I finished watching the Kansas City Chiefs three hours before I could even write this. I'm not sure what I watched, but there's some weird voodoo going on with Andy Reid. There's nothing fancy happening on either side of the ball (or at least nothing that the Patriots haven't seen), yet it seems to work on a consistent basis.
My theory is that the Chiefs operate by lulling the opposition to sleep. They run, run, screen, run, cross, run, quarterback scramble, run, six yard comeback, and then they're in field goal range. Their defense will just out-talent the opposition with some pretty standard schemes at all levels.
It's wizardry that they've been able to string together so many wins, but it certainly isn't luck. The Chiefs have a definite method to their snoozefest, and the Patriots can't be caught napping.
When the Chiefs run the ball
Kansas City utilizes their top run running backs in Charcandrick West and Spencer Ware. West is the more versatile back, who can run, block, and catch, while the 5'10, 230 lbs Ware will hit the second level and drive the defender back an extra four yards.
The reason the Chiefs are able to run so well is that their line is extremely consistent. They might not drive the defenders into the second level, but they do an exceptional job of creating lanes for the backs to willingly squeeze through for positive yardage.
Kansas City likes to use minor misdirections to enhance the rushing game, by running opposite of the pulling guards to suck the linebackers out of position, or by using motions. The reality is that these two backs are just very talented and willing to hit the line of scrimmage and to drive the pile.
Ware is probably the more talented and dangerous runner, but West is actually a consistently used checkdown target.
The Patriots will need to rotate their defensive tackles to ensure the Chiefs don't wear them down. Malcom Brown, Alan Branch, Akiem Hicks, and Sealver Siliga should all see plenty of time on the field.
The more important position in the Patriots run defensive will be the edge defenders. Chandler Jones, Jabaal Sheard, and Rob Ninkovich (as well as Jamie Collins and Dont'a Hightower) need to hold the point. The Texans actually did a really good job of controlling the edge and forcing the backs to run laterally; in 2014, Jones often tried to penetrate into the backfield, losing control of the point of attack.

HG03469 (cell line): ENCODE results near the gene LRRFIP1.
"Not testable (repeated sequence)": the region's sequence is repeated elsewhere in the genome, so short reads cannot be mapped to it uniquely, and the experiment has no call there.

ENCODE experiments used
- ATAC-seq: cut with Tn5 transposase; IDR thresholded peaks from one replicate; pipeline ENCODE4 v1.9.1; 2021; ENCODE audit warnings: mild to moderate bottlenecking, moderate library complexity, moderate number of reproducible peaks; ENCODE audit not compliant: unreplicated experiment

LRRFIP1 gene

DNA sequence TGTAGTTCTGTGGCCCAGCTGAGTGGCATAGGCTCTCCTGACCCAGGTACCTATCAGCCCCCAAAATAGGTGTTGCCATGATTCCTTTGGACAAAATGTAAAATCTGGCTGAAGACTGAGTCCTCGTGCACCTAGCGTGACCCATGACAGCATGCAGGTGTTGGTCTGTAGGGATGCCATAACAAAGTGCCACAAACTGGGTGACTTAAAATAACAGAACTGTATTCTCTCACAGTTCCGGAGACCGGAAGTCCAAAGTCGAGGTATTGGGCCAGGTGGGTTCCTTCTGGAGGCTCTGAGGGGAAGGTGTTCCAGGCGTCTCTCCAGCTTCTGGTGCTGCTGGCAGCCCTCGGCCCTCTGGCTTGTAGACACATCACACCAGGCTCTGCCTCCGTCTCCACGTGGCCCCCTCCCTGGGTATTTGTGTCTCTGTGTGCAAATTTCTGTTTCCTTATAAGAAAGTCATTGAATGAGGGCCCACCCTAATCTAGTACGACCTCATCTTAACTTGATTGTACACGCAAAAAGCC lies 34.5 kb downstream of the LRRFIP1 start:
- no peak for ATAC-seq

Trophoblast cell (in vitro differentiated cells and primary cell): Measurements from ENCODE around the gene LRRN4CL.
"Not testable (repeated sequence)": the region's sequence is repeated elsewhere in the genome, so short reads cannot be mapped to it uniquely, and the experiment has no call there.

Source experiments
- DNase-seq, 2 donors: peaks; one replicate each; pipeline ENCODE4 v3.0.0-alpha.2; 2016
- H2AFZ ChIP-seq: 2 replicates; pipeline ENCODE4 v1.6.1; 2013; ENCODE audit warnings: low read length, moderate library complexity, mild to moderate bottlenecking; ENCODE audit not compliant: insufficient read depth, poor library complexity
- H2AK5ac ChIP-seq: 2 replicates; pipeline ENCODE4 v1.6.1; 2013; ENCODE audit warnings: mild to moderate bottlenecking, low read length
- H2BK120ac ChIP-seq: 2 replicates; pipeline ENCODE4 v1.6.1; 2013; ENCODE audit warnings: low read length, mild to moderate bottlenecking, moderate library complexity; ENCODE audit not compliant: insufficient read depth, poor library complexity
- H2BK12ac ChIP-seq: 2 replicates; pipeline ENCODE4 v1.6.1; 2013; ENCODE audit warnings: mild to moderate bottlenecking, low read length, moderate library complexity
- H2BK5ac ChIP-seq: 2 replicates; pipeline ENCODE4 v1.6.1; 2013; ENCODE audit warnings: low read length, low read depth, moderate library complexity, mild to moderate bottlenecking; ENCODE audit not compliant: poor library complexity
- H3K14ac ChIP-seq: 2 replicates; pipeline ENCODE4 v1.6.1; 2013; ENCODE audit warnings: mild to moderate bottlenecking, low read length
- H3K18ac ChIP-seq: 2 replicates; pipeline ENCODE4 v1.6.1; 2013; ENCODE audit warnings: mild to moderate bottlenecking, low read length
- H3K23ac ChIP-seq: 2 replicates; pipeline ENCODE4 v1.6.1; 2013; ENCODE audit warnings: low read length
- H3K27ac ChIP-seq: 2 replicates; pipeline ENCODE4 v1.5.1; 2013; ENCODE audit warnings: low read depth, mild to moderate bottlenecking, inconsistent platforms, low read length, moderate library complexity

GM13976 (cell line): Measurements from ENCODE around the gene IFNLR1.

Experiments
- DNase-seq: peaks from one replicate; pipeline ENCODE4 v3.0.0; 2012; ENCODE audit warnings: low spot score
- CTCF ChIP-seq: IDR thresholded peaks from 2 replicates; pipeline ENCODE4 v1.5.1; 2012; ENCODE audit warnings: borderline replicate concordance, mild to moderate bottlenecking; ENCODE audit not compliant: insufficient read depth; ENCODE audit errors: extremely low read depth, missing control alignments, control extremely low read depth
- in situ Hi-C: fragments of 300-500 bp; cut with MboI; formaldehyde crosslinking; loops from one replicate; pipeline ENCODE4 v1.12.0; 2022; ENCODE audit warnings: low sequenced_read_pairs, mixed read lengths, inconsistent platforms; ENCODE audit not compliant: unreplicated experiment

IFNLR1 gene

This edge control is doubly important because not only do the backs hit the hole with authority, but quarterback Alex Smith is extremely willing to scramble if he sees an opening.
When the Chiefs pass the ball
There's Jeremy Maclin. There's Travis Kelce. Albert Wilson will see a handful of targets. West will receive some checkdowns. That's pretty much it. Maclin and Kelce combined for 49% of the total Chiefs targets on the season, while Wilson is the only other player to average more than 2 receptions per game (2.5).
Maclin is used in a similar fashion to Brandon LaFell, with plenty of sideline action and opportunities for yards after the catch. Maclin is just 10x more effective than LaFell this season. Regardless of Maclin's ankle, Logan Ryan should get the draw because of the receiver's strength and 6'0, 200 lbs frame. Maclin actually isn't a traditional speedster, although he has considerable burst.
Kelce is used on slip screens, low crossers, and 15-yard out patterns. The Chiefs really want to get the ball into his hands so he generates yards after the catch, and he doesn't disappoint. The Patriots need to chuck him on every single crosser he runs, and should high-low his coverage with Patrick Chung and Jamie Collins. On a side note, Kelce is a fairly big liability as a blocker, should he ever stay home to block.
That really just leaves Wilson as the proven receiver, and the Patriots should use Malcolm Butler in coverage on an island. The 5'9, 200 lbs Wilson will probably receive more looks than normal due to Maclin's status, but Butler should be able to cover him for the whole game. Nearly 30% of Wilson's targets come 15+ yards down the field, so look for Butler to try to get his hands on some of these deeper passes.